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The Contradictions of Pre-election Violence: The Effects of Violence on Voter Turnout in Sub-Saharan Africa

Abstract:
Abstract:

Politicians often foment violence before elections to reduce competitiveness and, hence, increase their chances of winning. Given that fear and intimidation may be used to prevent voters from casting their ballots, many case studies, as well as anecdotal evidence, suggest that electoral violence has a suppressive effect on voter turnout. However, until now there has been no large-scale, multi-year analysis on the effect of pre-election violence on one of its primary targets, voter turnout. Looking across sub-Saharan Africa, and more specifically at Kenya, this article examines the influence of pre-election violence on voter turnout and finds, in the aggregate, no significant effect. Nevertheless, electoral violence may be used to depress turnout, to mobilize supporters, or to punish victors. It is a persistent trend in sub-Saharan Africa and one that threatens to undermine democratic development.

Résumé:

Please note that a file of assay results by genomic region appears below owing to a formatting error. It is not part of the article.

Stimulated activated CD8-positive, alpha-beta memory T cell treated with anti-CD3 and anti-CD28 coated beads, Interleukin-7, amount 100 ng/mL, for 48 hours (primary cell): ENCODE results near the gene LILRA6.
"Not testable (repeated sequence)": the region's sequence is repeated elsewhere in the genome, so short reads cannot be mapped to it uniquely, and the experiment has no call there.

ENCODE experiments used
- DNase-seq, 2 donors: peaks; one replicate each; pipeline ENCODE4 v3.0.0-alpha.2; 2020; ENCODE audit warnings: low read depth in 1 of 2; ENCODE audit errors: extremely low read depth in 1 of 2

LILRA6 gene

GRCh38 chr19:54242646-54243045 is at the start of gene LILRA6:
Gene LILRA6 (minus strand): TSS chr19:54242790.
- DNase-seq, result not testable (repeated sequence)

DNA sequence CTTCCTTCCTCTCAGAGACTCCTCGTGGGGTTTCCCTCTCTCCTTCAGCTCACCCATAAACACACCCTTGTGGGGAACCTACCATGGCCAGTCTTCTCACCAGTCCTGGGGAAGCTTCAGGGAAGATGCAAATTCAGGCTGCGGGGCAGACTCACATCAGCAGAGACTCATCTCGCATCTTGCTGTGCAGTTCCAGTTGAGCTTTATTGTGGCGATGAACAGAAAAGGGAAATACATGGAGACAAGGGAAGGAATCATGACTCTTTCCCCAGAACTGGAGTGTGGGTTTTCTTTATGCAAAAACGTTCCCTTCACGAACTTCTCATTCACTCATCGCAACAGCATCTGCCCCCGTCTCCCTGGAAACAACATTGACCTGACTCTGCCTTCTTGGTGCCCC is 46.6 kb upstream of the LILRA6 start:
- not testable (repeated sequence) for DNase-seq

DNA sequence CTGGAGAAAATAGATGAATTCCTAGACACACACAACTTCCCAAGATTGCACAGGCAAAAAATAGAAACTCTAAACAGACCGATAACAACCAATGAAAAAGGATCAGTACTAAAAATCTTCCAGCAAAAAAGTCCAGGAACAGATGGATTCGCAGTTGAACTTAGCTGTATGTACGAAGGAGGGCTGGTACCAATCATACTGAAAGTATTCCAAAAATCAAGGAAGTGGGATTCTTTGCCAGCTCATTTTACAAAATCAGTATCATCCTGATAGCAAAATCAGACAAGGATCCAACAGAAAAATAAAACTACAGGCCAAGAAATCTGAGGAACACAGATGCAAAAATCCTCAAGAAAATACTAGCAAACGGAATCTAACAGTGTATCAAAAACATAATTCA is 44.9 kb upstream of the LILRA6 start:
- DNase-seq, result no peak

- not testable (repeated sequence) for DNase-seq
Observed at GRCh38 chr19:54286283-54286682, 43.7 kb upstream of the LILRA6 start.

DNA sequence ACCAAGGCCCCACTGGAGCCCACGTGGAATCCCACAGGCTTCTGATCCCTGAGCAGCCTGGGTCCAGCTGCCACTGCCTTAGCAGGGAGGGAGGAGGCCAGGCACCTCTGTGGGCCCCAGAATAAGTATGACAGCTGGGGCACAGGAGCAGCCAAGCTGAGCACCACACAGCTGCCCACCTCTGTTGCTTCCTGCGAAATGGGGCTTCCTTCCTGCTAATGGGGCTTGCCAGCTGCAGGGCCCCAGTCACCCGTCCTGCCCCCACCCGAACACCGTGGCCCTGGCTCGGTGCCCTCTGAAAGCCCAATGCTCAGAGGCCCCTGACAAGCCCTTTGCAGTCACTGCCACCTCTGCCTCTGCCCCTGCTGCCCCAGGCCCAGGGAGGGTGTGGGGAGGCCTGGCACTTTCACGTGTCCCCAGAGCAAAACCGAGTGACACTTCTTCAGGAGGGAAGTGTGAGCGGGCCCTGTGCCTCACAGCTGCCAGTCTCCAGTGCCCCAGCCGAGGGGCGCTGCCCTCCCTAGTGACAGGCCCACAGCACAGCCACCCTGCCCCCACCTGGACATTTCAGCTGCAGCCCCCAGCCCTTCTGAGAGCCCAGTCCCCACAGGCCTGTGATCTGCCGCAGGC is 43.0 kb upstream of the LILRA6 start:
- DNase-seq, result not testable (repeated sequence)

De nombreuses études de cas sur les élections africaines, ainsi que des preuves anecdotiques, suggèrent que des incidents de violence avant les élections ont un effet oppresseur sur la participation des électeurs. Ces études suggèrent que les partis au pouvoir peuvent inciter à la violence délibérément afin de réduire la compétitivité et d’empêcher les électeurs—surtout ceux susceptibles de soutenir leurs opposants, d’exprimer leur voix. Basé sur une analyse à grande échelle et sur plusieurs années d’études sur les effets de la violence préélectorale sur la participation électorale dans toute l’Afrique subsaharienne et, plus particulièrement, au Kenya, les résultats ne trouvent aucun effet signifiant dans l’ensemble des violences préélectorales. Néanmoins, il s’agit d’une tendance persistante en Afrique subsaharienne et celle qui menace de compromettre le développement démocratique.

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Emile M. Hafner-Burton , Susan D. Hyde , and Ryan S. Jablonski . 2014. “When Do Governments Resort to Election Violence?” British Journal of Political Science 44 (1): 149–79.

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African Studies Review
  • ISSN: 0002-0206
  • EISSN: 1555-2462
  • URL: /core/journals/african-studies-review
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